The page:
Welcome to this five-part series on writing cover letters

Ack. Job hunting. Nobody likes it. Unless you have family or friends to make connections for you, you are fighting an uphill battle.  The best thing you can do is arm yourself with knowledge. Knowledge is power.

We live in a digital age. Some may wonder if we still need cover letters. Not sending a cover letter, makes you look a little lazy. If a hiring manager has two equal resumes side by side, the resume with the cover letter will get the interview call.

Before you start writing, do your research. Research the company and the specific job that you want. Review the company’s website, twitter feeds, and executive profiles on LinkedIn. Try to read beyond the job description. If you know the company’s challenges, you can write a cover letter describing yourself as the solution. The research will also help you determine the tone of your letter. Are you writing to appeal to risk-taking creative company? Or are you trying to appeal to an ultra-conservative organization, like a bank?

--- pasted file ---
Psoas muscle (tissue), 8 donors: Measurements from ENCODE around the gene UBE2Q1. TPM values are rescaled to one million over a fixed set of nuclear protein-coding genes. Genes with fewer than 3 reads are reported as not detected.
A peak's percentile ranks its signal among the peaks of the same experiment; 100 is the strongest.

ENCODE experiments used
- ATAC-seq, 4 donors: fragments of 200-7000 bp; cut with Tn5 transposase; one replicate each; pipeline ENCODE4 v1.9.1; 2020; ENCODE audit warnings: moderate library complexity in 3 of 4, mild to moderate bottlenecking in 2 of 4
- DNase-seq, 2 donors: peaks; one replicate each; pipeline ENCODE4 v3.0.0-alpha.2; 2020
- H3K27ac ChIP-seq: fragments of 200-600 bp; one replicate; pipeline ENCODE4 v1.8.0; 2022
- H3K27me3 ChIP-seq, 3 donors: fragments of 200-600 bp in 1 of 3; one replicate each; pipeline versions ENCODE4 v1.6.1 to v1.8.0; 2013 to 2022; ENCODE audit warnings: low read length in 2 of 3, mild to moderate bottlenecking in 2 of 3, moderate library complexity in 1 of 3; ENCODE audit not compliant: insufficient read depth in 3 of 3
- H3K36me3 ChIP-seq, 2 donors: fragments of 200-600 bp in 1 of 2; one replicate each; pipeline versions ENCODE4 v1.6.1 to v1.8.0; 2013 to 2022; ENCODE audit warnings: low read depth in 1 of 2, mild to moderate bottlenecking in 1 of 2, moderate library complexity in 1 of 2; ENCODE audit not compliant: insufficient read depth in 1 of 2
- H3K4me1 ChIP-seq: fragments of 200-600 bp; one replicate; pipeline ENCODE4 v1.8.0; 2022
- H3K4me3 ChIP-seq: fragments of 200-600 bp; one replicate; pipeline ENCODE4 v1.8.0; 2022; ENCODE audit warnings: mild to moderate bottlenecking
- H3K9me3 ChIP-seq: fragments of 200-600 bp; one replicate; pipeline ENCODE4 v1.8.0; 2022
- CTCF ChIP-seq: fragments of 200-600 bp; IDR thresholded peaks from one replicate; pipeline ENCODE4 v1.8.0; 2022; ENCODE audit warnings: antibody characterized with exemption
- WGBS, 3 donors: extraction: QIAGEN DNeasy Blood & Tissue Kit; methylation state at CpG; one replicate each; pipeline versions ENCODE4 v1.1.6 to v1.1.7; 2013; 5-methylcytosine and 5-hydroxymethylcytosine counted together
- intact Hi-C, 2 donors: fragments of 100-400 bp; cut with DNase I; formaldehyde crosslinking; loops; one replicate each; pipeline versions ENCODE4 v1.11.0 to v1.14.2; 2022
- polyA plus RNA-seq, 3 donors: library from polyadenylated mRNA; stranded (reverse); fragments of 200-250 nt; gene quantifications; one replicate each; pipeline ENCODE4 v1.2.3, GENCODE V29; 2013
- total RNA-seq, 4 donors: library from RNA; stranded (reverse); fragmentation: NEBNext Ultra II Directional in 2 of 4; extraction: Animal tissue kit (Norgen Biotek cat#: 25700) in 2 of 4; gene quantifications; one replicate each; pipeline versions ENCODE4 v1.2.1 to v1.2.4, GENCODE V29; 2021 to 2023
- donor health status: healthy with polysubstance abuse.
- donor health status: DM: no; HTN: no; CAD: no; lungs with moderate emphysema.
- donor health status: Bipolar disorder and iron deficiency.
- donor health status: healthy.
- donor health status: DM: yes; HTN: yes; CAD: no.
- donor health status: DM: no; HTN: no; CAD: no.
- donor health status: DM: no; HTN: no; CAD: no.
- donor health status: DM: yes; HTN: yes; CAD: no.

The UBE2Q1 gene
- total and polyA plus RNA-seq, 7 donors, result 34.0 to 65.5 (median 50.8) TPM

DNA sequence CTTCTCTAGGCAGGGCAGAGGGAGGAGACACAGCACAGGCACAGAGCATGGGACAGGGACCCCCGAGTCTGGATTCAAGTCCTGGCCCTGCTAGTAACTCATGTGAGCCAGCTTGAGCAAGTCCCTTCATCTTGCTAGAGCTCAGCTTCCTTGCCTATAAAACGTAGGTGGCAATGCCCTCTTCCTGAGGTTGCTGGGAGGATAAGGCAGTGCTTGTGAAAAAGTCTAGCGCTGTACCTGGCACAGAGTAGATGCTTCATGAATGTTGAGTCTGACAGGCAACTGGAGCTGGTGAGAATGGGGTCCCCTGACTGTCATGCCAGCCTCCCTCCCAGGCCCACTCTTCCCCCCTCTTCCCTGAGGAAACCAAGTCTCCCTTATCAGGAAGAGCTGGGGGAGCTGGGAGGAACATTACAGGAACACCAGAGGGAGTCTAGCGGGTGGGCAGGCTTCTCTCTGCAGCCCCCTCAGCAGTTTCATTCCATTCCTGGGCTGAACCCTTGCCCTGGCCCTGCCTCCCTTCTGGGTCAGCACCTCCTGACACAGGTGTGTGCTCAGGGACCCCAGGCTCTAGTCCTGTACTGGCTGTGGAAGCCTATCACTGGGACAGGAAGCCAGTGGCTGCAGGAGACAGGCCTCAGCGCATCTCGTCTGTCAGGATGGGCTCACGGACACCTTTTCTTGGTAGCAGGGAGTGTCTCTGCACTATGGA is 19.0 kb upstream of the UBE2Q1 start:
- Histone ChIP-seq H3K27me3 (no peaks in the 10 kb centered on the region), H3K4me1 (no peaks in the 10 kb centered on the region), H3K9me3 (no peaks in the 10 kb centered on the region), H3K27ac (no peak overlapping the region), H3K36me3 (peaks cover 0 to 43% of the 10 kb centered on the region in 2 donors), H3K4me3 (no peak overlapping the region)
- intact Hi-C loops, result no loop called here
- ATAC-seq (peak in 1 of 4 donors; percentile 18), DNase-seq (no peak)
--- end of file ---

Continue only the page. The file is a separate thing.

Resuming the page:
The next step to take after researching the company, is to open strong. Typically, people churn out the usual, “I am applying to job Z that I saw on website X.” Don’t do this! Jump in with enthusiasm. Tell the hiring manager why the job is exciting to you and why you’re the right fit. The hiring lead is probably reading mountains of resumes. You need to stand out. Be direct. Be dynamic. But don’t tell any jokes. Humor can fall flat.

If you have a personal connection with the company or someone who works there, mention this in the first line or two. Always direct your letter to someone by name. With social media, you can find the name of the hiring manager.

NEXT STEPS:  Like, share, follow the blog. Come back next week to learn how to add personal value to cover letters.

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